It’s hard to think about the future when you’re trying to deal with immediate needs, said Michael Fox, president of Indigenous and Community Engagement (ICE), during his keynote address at the P3 conference Nov. 22.
“The main point here is that you can’t have prosperity without public infrastructure,” said Fox during the Canadian Council for Public-Private Partnerships conference in Toronto. “Infrastructure really is the backbone of our economy. National goals actually depend on it whether its clean energy critical minerals or public transit.”
For Indigenous communities, this includes accessible, affordable housing, clean water, adequate schools and basic health care.
“Basic needs need to be met before one can think about the future,” said Fox. “If you’re in pain you can’t think about the future. It’s like a kid who scrapes his knee. They are in the moment… There is no difference with communities that are in crisis that are in state of emergencies.”
That’s the problem when thinking about long-term strategic planning for Indigenous communities, he said.
“You’re not doing economic thinking, you’re not doing economic planning because it’s so future oriented,” said Fox. “Like education, there’s no immediate benefits. It takes time, effort to move on economic initiatives, so you have to deal with the social as you deal with the economic.”
Fox has been in the space for over 25 years and has seen the evolution of equity participation in Canada.
He spoke specifically about the elements that enabled the Indigenous communities to get involved in hydro projects in Ontario, including the Green Energy Act and the Ontario Power Authority planning. There was also study money provided.
The Ministry of Natural Resources also included Aboriginal participation as one of the criteria when evaluating companies for projects.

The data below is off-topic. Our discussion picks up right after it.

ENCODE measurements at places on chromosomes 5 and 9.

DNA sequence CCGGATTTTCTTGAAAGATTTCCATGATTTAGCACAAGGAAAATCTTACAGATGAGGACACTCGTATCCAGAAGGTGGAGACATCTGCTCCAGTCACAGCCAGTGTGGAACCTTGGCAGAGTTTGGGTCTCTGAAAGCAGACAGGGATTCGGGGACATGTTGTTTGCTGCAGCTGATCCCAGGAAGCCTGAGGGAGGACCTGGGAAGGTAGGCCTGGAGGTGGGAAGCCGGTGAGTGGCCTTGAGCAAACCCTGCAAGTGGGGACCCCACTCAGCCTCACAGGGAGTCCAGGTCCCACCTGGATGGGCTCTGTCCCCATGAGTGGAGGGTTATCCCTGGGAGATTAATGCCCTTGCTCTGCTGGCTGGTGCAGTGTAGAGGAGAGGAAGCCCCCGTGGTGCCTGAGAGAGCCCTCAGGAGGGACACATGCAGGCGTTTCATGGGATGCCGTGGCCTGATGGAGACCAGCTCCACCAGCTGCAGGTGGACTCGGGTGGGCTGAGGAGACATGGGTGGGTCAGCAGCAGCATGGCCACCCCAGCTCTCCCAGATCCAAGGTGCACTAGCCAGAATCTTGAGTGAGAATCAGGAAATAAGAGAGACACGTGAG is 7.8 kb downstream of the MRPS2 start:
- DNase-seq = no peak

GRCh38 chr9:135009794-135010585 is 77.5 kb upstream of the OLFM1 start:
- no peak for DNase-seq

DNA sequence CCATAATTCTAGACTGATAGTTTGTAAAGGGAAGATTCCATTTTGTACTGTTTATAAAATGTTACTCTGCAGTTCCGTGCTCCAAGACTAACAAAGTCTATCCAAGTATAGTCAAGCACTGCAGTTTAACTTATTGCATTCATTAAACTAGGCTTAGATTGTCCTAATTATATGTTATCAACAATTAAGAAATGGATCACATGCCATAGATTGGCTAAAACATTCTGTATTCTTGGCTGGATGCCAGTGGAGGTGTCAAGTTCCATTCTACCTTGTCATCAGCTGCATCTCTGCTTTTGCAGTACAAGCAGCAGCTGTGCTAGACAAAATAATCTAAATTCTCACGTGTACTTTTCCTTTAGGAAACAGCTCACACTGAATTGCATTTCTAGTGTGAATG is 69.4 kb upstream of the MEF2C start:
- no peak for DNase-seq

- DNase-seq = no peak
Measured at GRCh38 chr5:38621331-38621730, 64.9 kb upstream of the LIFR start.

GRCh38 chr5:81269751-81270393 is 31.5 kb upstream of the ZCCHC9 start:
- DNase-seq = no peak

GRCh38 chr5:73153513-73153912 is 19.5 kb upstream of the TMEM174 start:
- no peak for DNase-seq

“People that just came in with light agreements with communities got lower scores than those that came in that said we’re going to offer you equity,” Fox said. “You saw equity deals happening in the hydro sector 18 to 20 years ago, earlier than that, that allowed the renewable energy equity participation for Indigenous nations in Ontario.”
Overall, he said the progress over the last 25 years has been “remarkable.”
Today he project manages environmental impact assessments on behalf of Indigenous communities.
“I didn’t see that 25 years ago. We were asked to participate in environmental assessments,” said Fox. “The Ring of Fire communities tried to deal with the companies at the time 15 years ago and they decided over the time…we want to be proponents. These same two communities protested the Ring of Fire over 12 years ago. If you think about that journey from protest to becoming a proponent over that 12- to 15-year journey, that’s remarkable.
“They’re more about self-determination, their right to determine their own development path,” Fox said. “They are exercising their autonomy, its Indigenous agency. They’re going to exercise their agency. They’re not going to be victims of development. They’re going to become agents
of development. That’s what’s happening today. They understand that so they’re kind of reimaging their lives, reimagining their lands, reimagining their livelihoods.”
It’s important Indigenous principles are integrated in projects and that they are designed based on Indigenous knowledge from members of communities.
“Projects come in and proponents ask me ‘can you give us your Indigenous knowledge so we can tweak our project design,’” he explained. “They can actually create a project design on their Indigenous knowledge which is the best way.”
You can’t have first-world government with a third-world economy, he added.
“They need major infrastructure to feed the world of critical minerals, to move to a greener economy, to realize economic reconciliation,” said Fox. “They (Indigenous people) know the history. That progress has been uneven, development has been one sided and the benefits have been unbalanced.”
The Indigenous ecosystem is changing in Canada.
“It’s no longer one of total forced dependency or economic exclusion,” Fox stated. “We’re now seeing Indigenous environmental assessments, Indigenous-led projects, Indigenous-led economies.”
He asked those in attendance to think of it as a change management economic planning exercise.
“It’s almost equal to, in my opinion, the advent of the Internet,” he said. “To undo the last 150-plus years of economic exclusion…That’s when I get excited, when I see it all across the country and that’s what I see, a time in the not too distant future where I’m not talking about inter-generational wounds, I’m talking about inter-generational wealth and that’s the journey we’re on today.”
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